This article has been marked as incomplete and in need of reformatting. Please help us to improve it.

Practical Plants is a community wiki. You can edit this page to improve the quality of the information it contains. To learn how, please read the editing guide.

Uses

Toxic parts

Although we have found no reports of toxicity for this species, a number of ferns contain carcinogens so some caution is advisable[1]. Many ferns also contain thiaminase, an enzyme that robs the body of its vitamin B complex. In small quantities this enzyme will do no harm to people eating an adequate diet that is rich in vitamin B, though large quantities can cause severe health problems. The enzyme is destroyed by heat or thorough drying, so cooking the plant will remove the thiaminase[2].

Edible uses

There are no edible uses listed for Adiantum venustum.

Material uses

This species can be grown as a ground cover plant in a shady position[3], forming a spreading carpet of growth[4].
There are no material uses listed for Adiantum venustum.

Medicinal uses(Warning!)

The fronds are astringent, diuretic, emetic, emmenagogue, expectorant, resolvent and tonic[5] They are used in the treatment of headaches and scorpion stings[6][5]. A paste made from the rhizomes is used in Nepal to treat cuts and wounds[7].

Ecology

Ecosystem niche/layer

Soil surface

Ecological Functions

Ground cover

Forage

Nothing listed.

Shelter

Nothing listed.

Propagation

Spores - best sown as soon as ripe on the surface of a humus-rich sterilized soil. Keep the compost moist, preferably by putting a plastic bag over the pot. Pot on small clumps of plantlets as soon as they are large enough to handle and keep them humid until they are well established. Do not plant outside until the ferns are at least 2 years old and then only in a very well sheltered position. Division in spring or autumn.

Practical Plants is currently lacking information on propagation instructions of Adiantum venustum. Help us fill in the blanks! Edit this page to add your knowledge.



Cultivation

Requires an abundance of moisture in the air and soil[8]. Prefers an alkaline soil[1]. Requires an acid soil in another report. Plants are quick to establish on peat banks or in rock crevices in light shade or, if the soil is not too dry, under trees[9].

A very ornamental plant, it is nearly hardy in sheltered places in Britain, though is more normally grown in a greenhouse[8].

Members of this genus are rarely if ever troubled by browsing deer[10].

Crops

Problems, pests & diseases

Associations & Interactions

There are no interactions listed for Adiantum venustum. Do you know of an interaction that should be listed here? edit this page to add it.

Polycultures & Guilds

There are no polycultures listed which include Adiantum venustum.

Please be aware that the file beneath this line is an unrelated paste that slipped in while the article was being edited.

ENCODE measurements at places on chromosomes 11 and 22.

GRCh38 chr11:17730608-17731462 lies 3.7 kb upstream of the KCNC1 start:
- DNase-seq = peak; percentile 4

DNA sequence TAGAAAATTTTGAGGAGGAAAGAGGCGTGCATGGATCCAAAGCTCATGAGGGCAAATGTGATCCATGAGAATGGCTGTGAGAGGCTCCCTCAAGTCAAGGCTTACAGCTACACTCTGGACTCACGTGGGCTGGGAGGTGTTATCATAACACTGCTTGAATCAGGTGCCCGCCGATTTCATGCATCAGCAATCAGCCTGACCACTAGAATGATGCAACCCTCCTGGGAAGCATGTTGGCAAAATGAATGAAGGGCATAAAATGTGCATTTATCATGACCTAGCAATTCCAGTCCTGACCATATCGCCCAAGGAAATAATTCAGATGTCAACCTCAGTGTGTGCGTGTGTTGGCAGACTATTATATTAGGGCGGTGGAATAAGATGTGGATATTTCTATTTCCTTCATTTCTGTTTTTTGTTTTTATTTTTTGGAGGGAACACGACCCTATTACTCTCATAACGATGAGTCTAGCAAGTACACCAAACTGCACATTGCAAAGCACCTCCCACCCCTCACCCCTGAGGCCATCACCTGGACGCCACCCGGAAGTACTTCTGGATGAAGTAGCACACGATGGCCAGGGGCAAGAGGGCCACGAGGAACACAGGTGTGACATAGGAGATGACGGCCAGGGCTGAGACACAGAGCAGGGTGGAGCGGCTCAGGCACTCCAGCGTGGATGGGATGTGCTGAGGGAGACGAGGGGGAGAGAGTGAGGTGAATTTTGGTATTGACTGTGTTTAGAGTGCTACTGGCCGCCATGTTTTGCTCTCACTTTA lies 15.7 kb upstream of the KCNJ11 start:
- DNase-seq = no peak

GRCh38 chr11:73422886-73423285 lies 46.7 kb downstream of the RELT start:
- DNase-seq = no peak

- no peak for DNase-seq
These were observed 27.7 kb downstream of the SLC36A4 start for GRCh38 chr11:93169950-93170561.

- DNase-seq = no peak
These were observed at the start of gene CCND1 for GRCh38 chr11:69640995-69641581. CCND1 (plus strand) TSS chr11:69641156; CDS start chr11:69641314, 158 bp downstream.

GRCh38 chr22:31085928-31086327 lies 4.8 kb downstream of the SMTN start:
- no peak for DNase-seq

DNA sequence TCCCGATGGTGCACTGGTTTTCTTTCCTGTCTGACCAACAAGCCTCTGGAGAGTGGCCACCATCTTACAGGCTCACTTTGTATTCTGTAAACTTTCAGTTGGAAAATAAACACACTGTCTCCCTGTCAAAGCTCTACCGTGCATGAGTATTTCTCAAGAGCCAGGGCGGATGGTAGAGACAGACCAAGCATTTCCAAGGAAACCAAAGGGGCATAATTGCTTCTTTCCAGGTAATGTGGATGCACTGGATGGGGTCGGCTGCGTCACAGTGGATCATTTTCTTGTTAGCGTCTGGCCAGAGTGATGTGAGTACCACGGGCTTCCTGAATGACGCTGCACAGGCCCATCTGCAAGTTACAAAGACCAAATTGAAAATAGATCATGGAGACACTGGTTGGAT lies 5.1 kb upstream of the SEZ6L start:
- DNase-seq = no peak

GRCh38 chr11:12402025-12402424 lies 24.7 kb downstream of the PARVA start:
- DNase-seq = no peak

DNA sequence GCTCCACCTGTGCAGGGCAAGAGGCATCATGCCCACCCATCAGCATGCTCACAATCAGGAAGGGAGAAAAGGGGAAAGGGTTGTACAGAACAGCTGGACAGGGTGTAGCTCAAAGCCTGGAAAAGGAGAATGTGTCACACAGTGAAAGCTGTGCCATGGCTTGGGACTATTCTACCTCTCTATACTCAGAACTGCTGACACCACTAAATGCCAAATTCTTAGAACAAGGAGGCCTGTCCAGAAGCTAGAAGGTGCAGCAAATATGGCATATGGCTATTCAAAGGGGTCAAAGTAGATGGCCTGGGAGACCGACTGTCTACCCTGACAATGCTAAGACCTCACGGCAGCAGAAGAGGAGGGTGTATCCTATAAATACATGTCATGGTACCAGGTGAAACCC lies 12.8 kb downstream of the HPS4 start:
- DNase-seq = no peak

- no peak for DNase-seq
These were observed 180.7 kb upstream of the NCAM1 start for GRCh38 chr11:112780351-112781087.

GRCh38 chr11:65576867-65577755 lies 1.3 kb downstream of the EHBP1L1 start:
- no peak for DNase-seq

Descendants

Cultivars

Varieties

None listed.

Subspecies

None listed.

Full Data

This table shows all the data stored for this plant.

Taxonomy
Binomial name
Adiantum venustum
Genus
Adiantum
Family
Polypodiaceae
Imported References
Edible uses
Medicinal uses
Material uses & Functions
Botanic
Propagation
Cultivation
Environment
Cultivation
Uses
Edible uses
None listed.
Material uses
None listed.
Medicinal uses
None listed.
Functions & Nature
Functions
Provides forage for
Provides shelter for
Environment
Hardiness Zone
9
Heat Zone
?
Water
moderate
Sun
Shade
partial shade
Soil PH
Soil Texture
Soil Water Retention
Environmental Tolerances
    Ecosystems
    Native Climate Zones
    None listed.
    Adapted Climate Zones
    None listed.
    Native Geographical Range
    None listed.
    Native Environment
    None listed.
    Ecosystem Niche
    Root Zone Tendancy
    None listed.
    Life
    Deciduous or Evergreen
    Herbaceous or Woody
    ?
    Life Cycle
    ?
    Growth Rate
    ?
    Mature Size
    Fertility
    ?
    Pollinators
    ?
    Flower Colour
    ?
    Flower Type











    References

    1. ? 1.01.11.2 Huxley. A. The New RHS Dictionary of Gardening. 1992. MacMillan Press ISBN 0-333-47494-5 (1992-00-00)
    2. ? Schofield. J. J. Discovering Wild Plants - Alaska, W. Canada and the Northwest. ()
    3. ? 3.03.1 Brickell. C. The RHS Gardener's Encyclopedia of Plants and Flowers Dorling Kindersley Publishers Ltd. ISBN 0-86318-386-7 (1990-00-00)
    4. ? 4.04.1 Thomas. G. S. Plants for Ground Cover J. M. Dent & Sons ISBN 0-460-12609-1 (1990-00-00)
    5. ? 5.05.15.2 Chopra. R. N., Nayar. S. L. and Chopra. I. C. Glossary of Indian Medicinal Plants (Including the Supplement). Council of Scientific and Industrial Research, New Delhi. (1986-00-00)
    6. ? 6.06.1 Singh. Dr. G. and Kachroo. Prof. Dr. P. Forest Flora of Srinagar. Bishen Singh Mahendra Pal Singh (1976-00-00)
    7. ? 7.07.1 Manandhar. N. P. Plants and People of Nepal Timber Press. Oregon. ISBN 0-88192-527-6 (2002-00-00)
    8. ? 8.08.1 F. Chittendon. RHS Dictionary of Plants plus Supplement. 1956 Oxford University Press (1951-00-00)
    9. ? Phillips. R. & Rix. M. Perennials Volumes 1 and 2. Pan Books ISBN 0-330-30936-9 (1991-00-00)
    10. ? Thomas. G. S. Perennial Garden Plants J. M. Dent & Sons, London. ISBN 0 460 86048 8 (1990-00-00)